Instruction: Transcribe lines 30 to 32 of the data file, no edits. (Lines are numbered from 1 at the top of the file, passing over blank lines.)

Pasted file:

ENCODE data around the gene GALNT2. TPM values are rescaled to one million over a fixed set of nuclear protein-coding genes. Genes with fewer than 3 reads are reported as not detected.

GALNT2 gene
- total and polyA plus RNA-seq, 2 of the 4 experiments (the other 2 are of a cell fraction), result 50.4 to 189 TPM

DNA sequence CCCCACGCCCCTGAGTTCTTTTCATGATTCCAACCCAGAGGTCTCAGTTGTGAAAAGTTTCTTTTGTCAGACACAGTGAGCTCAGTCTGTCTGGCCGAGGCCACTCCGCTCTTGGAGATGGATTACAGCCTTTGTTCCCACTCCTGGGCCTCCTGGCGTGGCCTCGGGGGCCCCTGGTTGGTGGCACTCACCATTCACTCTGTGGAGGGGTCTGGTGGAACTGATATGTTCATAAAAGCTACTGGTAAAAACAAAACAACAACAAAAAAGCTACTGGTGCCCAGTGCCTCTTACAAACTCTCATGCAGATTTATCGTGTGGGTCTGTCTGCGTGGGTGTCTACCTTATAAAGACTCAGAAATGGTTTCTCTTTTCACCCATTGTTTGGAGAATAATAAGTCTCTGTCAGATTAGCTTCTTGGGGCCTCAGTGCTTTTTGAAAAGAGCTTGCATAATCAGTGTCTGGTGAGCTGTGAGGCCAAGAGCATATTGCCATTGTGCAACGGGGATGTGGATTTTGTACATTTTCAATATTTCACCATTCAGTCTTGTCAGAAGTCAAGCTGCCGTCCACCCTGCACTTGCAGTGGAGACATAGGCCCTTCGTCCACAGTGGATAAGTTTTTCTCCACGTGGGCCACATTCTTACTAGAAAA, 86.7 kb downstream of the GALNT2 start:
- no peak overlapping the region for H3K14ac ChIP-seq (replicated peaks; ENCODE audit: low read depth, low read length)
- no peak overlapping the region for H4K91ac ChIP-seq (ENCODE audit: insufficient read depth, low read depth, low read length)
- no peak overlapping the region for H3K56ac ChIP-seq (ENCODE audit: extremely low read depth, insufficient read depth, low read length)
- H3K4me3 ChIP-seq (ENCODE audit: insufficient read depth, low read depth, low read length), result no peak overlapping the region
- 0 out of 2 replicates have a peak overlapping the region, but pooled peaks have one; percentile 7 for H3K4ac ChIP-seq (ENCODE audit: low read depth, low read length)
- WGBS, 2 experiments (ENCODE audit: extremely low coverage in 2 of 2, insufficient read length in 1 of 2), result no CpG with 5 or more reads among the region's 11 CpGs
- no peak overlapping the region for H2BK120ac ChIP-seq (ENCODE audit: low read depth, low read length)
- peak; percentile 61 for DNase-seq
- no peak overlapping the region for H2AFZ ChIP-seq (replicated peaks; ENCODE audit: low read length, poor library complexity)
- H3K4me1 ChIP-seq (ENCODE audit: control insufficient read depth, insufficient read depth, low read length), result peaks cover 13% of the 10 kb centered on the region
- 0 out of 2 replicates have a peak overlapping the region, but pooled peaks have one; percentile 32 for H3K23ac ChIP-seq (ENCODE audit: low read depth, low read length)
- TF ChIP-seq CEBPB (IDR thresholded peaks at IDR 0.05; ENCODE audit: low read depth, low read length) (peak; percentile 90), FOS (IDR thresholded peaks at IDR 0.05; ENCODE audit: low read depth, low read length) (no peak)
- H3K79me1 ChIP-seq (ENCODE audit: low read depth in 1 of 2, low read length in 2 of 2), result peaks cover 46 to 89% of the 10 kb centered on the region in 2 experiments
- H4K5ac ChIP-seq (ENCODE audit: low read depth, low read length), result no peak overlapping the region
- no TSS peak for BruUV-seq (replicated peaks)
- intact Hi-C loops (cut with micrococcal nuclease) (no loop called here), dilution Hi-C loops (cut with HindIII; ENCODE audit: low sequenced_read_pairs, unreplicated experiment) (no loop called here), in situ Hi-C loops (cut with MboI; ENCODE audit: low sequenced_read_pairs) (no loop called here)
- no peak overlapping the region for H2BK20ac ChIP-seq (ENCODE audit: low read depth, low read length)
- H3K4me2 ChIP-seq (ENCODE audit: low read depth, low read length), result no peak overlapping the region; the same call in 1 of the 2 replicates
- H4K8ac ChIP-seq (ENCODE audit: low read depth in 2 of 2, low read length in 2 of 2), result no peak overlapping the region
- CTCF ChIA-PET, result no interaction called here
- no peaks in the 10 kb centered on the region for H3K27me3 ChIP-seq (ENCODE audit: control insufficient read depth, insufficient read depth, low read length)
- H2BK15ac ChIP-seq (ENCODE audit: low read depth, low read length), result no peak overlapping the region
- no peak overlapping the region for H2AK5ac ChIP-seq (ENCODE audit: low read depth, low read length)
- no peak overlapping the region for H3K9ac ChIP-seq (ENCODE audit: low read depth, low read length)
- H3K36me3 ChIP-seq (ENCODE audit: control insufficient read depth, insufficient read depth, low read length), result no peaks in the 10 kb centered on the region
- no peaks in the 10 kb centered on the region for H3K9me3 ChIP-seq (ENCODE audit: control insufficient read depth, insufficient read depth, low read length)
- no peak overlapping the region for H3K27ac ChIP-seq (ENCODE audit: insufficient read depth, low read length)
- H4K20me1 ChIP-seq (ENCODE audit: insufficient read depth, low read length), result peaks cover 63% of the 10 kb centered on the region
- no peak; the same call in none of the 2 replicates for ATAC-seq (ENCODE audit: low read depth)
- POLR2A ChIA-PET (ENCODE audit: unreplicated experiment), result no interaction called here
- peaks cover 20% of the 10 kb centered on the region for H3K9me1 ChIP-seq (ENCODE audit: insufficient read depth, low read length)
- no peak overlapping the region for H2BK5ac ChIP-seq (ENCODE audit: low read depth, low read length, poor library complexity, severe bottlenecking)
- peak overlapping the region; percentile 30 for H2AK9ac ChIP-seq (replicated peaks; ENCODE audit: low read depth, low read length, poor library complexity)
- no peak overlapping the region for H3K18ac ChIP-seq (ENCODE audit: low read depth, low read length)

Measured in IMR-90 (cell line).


- no peaks in the 10 kb centered on the region for H3K9me3 ChIP-seq (ENCODE audit: control insufficient read depth, insufficient read depth, low read length)
- no peak overlapping the region for H3K27ac ChIP-seq (ENCODE audit: insufficient read depth, low read length)
- H4K20me1 ChIP-seq (ENCODE audit: insufficient read depth, low read length), result peaks cover 63% of the 10 kb centered on the region